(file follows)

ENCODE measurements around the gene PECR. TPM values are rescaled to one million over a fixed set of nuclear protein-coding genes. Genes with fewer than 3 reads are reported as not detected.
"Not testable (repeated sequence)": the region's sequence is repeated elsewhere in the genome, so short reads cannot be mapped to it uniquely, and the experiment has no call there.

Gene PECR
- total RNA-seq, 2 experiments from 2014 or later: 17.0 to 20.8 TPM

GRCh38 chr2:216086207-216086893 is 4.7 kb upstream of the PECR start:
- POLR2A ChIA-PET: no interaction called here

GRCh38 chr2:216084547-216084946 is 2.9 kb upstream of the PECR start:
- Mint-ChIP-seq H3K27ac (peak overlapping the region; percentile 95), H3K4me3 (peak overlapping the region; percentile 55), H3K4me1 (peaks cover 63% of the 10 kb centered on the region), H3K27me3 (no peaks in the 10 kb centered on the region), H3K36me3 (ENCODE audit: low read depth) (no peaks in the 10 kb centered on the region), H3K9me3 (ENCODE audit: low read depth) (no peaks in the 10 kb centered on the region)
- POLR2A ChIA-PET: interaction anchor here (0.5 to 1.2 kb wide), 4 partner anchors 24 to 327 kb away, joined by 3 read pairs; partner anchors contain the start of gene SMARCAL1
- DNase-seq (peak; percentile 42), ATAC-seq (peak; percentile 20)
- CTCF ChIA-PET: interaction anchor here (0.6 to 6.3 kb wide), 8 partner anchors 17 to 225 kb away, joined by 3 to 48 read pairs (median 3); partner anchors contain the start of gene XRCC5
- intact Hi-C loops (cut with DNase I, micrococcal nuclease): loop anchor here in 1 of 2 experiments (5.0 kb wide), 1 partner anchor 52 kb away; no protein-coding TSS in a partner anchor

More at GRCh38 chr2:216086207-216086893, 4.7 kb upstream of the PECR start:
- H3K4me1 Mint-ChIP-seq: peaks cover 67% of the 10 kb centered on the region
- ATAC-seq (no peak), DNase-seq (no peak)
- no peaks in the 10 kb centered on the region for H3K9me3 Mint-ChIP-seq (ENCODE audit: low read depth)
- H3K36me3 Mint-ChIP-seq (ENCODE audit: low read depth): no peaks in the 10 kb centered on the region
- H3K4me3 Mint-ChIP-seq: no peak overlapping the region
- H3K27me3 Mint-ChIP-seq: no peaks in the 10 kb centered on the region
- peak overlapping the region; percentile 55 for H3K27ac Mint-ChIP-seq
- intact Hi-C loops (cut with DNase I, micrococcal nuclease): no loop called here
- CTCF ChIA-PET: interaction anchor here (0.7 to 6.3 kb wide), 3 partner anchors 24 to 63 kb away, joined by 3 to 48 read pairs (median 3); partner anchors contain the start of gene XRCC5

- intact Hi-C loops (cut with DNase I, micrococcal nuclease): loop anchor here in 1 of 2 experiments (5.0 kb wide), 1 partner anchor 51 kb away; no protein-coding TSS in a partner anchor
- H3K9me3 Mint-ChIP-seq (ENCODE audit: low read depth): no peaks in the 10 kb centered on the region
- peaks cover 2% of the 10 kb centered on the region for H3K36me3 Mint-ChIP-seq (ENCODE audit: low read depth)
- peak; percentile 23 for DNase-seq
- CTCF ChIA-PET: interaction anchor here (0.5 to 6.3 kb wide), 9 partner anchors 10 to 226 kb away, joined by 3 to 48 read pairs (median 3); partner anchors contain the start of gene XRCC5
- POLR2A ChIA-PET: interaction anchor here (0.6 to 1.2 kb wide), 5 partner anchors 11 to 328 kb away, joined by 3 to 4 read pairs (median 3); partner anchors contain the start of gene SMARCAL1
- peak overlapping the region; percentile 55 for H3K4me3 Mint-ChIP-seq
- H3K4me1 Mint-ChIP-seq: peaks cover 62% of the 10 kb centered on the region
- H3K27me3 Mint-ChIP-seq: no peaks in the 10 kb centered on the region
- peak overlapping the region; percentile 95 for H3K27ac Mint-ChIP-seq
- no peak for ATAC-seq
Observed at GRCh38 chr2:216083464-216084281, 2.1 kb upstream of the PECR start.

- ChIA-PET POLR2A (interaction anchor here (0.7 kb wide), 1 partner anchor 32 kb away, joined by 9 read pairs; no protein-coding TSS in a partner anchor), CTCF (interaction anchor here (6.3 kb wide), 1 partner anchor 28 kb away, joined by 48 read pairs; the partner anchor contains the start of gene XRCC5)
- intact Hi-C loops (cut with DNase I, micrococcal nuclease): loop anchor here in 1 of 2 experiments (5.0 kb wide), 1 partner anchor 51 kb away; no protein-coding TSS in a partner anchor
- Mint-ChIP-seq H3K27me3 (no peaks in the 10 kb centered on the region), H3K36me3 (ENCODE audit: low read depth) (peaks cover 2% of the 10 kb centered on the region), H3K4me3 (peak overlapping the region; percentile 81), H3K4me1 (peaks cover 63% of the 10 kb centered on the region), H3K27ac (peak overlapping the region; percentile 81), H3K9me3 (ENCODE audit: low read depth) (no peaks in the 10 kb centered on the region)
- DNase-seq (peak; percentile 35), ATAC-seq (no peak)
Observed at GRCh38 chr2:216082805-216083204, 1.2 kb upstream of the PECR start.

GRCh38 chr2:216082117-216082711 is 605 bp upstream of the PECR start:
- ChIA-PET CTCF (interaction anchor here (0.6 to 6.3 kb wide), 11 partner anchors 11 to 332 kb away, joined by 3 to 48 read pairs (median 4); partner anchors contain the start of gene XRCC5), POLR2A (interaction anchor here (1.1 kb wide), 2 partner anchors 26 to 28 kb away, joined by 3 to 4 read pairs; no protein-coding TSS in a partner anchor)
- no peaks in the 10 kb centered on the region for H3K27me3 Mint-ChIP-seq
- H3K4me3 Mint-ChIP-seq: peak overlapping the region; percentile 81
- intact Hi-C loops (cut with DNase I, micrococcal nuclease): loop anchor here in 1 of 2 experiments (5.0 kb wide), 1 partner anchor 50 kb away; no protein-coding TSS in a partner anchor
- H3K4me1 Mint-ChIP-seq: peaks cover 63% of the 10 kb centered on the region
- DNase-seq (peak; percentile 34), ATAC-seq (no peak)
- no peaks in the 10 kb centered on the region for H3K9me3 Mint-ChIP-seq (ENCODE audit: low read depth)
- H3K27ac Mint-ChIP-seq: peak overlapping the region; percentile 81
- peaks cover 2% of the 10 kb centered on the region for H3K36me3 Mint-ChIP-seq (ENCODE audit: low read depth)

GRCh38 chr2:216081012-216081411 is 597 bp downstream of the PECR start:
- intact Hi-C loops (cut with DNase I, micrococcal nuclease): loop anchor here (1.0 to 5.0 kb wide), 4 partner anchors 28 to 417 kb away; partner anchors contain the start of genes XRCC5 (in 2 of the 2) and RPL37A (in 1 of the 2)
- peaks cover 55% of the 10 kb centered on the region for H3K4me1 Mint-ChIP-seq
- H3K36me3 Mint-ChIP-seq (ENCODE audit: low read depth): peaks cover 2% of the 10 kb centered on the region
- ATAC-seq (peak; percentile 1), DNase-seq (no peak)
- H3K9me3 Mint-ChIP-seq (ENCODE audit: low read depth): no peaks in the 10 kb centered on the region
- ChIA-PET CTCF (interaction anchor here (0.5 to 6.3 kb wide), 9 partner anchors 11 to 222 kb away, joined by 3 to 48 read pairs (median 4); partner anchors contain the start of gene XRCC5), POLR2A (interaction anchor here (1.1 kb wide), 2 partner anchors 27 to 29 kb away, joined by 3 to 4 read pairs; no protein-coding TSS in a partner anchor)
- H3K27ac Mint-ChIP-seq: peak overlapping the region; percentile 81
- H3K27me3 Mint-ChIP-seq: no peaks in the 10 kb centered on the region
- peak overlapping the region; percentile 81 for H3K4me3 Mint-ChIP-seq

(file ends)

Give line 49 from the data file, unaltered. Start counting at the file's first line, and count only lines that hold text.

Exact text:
- peaks cover 2% of the 10 kb centered on the region for H3K36me3 Mint-ChIP-seq (ENCODE audit: low read depth)